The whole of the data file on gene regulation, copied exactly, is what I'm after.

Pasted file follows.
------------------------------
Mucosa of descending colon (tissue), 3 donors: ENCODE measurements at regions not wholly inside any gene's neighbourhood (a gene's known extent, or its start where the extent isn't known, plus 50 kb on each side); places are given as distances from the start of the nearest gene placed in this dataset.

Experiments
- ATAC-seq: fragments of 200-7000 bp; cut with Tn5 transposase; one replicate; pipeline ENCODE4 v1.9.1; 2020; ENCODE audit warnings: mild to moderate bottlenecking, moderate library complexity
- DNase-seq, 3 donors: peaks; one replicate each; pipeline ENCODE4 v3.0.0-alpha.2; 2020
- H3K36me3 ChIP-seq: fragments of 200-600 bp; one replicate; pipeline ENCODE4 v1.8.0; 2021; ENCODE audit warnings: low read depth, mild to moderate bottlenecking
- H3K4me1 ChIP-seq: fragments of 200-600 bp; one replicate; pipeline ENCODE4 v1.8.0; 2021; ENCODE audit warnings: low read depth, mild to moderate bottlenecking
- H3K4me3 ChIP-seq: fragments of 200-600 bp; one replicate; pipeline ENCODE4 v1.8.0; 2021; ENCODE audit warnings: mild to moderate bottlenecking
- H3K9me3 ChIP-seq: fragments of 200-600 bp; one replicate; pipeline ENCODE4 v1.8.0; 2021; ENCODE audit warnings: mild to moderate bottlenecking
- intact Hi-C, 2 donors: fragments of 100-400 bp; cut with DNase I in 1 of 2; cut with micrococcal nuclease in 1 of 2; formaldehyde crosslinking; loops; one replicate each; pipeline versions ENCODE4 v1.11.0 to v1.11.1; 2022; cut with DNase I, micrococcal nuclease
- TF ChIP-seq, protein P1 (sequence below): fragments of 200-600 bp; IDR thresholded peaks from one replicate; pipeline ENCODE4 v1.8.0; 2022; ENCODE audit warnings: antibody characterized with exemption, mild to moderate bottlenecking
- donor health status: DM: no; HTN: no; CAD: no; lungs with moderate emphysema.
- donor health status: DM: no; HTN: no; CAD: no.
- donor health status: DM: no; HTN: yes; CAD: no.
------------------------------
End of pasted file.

Mucosa of descending colon (tissue), 3 donors: ENCODE measurements at regions not wholly inside any gene's neighbourhood (a gene's known extent, or its start where the extent isn't known, plus 50 kb on each side); places are given as distances from the start of the nearest gene placed in this dataset.

Experiments
- ATAC-seq: fragments of 200-7000 bp; cut with Tn5 transposase; one replicate; pipeline ENCODE4 v1.9.1; 2020; ENCODE audit warnings: mild to moderate bottlenecking, moderate library complexity
- DNase-seq, 3 donors: peaks; one replicate each; pipeline ENCODE4 v3.0.0-alpha.2; 2020
- H3K36me3 ChIP-seq: fragments of 200-600 bp; one replicate; pipeline ENCODE4 v1.8.0; 2021; ENCODE audit warnings: low read depth, mild to moderate bottlenecking
- H3K4me1 ChIP-seq: fragments of 200-600 bp; one replicate; pipeline ENCODE4 v1.8.0; 2021; ENCODE audit warnings: low read depth, mild to moderate bottlenecking
- H3K4me3 ChIP-seq: fragments of 200-600 bp; one replicate; pipeline ENCODE4 v1.8.0; 2021; ENCODE audit warnings: mild to moderate bottlenecking
- H3K9me3 ChIP-seq: fragments of 200-600 bp; one replicate; pipeline ENCODE4 v1.8.0; 2021; ENCODE audit warnings: mild to moderate bottlenecking
- intact Hi-C, 2 donors: fragments of 100-400 bp; cut with DNase I in 1 of 2; cut with micrococcal nuclease in 1 of 2; formaldehyde crosslinking; loops; one replicate each; pipeline versions ENCODE4 v1.11.0 to v1.11.1; 2022; cut with DNase I, micrococcal nuclease
- TF ChIP-seq, protein P1 (sequence below): fragments of 200-600 bp; IDR thresholded peaks from one replicate; pipeline ENCODE4 v1.8.0; 2022; ENCODE audit warnings: antibody characterized with exemption, mild to moderate bottlenecking
- donor health status: DM: no; HTN: no; CAD: no; lungs with moderate emphysema.
- donor health status: DM: no; HTN: no; CAD: no.
- donor health status: DM: no; HTN: yes; CAD: no.